Should You Get a Guiderod Laser for your Glock

  1. christophereger
    Lasers and Glocks seem almost like peas and carrots. The only thing is, these neat little attachments often add bulk to the old G-gun. The best of both worlds however is to have a laser that fits the gun, yet kept it in the same design specs. Oh wait, that is out there.

    The laser dilemma

    For generations Glocks have had an underbarrel accessory rail that ran along the side of the frame. This proved ideal to those who wanted to add a target-referencing visible laser to their firearm. However, this bulk meant special holsters, a larger profile, different carrying drills, and often even ruled the modified pistol out of being used in a concealed carry situation. What good is the laser on your pistol if it's at home in the safe and you run into trouble in the mean old real world out there?


    Guiderod lasers


    Take a look at your Austrian-designed polymer framed war god. At the end of the frame, directly under the barrel, you see the recess for the guide rod. What if you took the factory supplied OEM guide rod out, and replaced it with one that was to the same spec, only had a little extra capability to it? The capability we speak of is an active laser.

    LaserMax has been making these for the past several years, both in red and now in green. They have seen extensive military and police use during that time which makes for one heck of an impressive beta test. Prices run anywhere from $260 to $400 (we suggest you shop around).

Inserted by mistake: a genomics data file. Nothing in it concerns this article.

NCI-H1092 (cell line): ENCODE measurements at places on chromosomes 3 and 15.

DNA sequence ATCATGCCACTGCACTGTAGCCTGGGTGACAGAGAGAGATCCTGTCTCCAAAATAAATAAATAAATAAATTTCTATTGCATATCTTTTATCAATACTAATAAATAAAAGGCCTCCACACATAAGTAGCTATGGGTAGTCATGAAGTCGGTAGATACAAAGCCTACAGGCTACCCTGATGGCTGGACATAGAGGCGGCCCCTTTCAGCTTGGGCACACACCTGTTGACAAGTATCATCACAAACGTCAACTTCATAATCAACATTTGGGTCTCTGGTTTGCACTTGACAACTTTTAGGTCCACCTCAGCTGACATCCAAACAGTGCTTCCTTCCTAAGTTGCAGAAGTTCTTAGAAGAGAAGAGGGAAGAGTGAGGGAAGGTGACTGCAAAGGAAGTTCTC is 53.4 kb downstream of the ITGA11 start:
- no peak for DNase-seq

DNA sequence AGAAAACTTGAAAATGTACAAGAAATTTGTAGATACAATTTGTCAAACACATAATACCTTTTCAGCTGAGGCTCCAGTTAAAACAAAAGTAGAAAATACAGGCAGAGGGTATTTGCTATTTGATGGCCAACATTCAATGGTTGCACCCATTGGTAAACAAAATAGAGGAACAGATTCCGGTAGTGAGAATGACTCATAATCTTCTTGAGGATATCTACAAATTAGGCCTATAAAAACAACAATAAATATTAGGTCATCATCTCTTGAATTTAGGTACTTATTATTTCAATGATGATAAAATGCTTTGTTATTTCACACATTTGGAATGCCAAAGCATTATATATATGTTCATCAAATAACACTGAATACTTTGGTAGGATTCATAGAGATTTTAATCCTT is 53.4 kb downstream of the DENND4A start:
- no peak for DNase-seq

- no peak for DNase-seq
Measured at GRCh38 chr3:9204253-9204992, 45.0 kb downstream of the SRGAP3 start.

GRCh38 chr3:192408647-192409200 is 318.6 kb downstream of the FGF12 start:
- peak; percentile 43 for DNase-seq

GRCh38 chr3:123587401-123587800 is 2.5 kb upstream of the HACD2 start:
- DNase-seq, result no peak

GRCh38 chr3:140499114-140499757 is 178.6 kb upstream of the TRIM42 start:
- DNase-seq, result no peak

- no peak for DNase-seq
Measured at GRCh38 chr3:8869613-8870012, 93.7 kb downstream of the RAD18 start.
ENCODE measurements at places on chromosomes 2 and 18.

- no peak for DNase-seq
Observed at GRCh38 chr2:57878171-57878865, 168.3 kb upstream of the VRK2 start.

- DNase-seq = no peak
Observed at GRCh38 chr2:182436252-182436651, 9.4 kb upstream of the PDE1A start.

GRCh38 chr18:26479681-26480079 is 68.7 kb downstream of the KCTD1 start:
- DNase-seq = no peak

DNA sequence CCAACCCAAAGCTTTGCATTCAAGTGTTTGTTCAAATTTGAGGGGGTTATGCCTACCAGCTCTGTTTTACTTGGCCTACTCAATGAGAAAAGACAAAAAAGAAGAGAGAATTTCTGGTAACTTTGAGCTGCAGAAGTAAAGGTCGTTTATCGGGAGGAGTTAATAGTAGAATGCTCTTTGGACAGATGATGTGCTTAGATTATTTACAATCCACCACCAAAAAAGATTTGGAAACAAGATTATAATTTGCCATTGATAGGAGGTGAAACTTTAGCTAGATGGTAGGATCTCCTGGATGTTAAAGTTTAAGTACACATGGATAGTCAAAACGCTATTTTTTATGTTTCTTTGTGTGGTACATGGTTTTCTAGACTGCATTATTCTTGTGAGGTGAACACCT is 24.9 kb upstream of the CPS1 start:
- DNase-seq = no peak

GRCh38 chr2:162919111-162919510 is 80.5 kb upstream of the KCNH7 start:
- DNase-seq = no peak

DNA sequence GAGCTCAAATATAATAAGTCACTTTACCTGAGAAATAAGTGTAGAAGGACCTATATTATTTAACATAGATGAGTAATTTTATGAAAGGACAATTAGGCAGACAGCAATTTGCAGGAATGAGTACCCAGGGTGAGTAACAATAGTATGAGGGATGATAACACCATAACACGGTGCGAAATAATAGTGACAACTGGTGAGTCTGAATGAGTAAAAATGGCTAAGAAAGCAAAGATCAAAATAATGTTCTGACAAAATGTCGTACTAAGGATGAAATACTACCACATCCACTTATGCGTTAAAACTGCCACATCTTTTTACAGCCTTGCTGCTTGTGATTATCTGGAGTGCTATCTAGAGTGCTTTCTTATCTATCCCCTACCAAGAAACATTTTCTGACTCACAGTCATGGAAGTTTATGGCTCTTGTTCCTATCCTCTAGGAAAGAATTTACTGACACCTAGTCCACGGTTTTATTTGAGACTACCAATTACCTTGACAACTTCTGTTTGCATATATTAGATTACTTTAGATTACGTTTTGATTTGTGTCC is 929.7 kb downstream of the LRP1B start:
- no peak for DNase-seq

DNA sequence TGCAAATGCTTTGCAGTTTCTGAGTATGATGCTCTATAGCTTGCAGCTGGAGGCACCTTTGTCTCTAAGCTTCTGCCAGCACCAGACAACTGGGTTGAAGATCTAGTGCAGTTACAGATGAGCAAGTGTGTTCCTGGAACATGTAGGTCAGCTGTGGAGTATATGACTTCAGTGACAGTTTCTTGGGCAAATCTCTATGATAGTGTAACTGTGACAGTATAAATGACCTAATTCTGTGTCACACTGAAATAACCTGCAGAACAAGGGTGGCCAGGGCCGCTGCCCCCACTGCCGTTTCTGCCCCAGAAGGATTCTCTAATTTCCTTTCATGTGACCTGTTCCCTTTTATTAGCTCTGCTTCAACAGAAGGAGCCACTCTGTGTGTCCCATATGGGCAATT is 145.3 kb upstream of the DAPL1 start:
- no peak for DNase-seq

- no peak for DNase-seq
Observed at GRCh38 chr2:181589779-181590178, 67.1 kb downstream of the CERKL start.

For that, you get a laser/guiderod combo that can be set to either pulse or steady-on. The weight of these guiderods adds practically no extra heft to the gun, while keeping it in the same profile that it left the factory with. This means no holster changes, no grip changes, nothing different-- except the capability to pop that laser out immediately on target out to 15-25 yards.

    This also frees your accessory rail to add a light, bayonet (they do exist!) or other item as you feel the need. These little do-dads are gunsmith-free, meaning as long as you can field strip your Glock, you can install it. Typical accuracy is 2-inches MOA, which is fine for point shooting which is what a laser is designed for.

    About the only cautionary tale we can find is that they sometimes have a slight wiggle to them, cannot be adjusted, run on batteries (keep up with that), and don't work very well in bright sunlight. But hey, nothing is perfect.

    They make these to fit GLOCK models 17, 17L, 17 Gen4, 18, 19, 19 Gen4, 20, 20SF, 21, 21SF, 22, 22 Gen4, 23, 24, 31, 32, 34, 35, 37, and 38. So if you are looking for the laser life without the laser bulk, one of these may be in your future.

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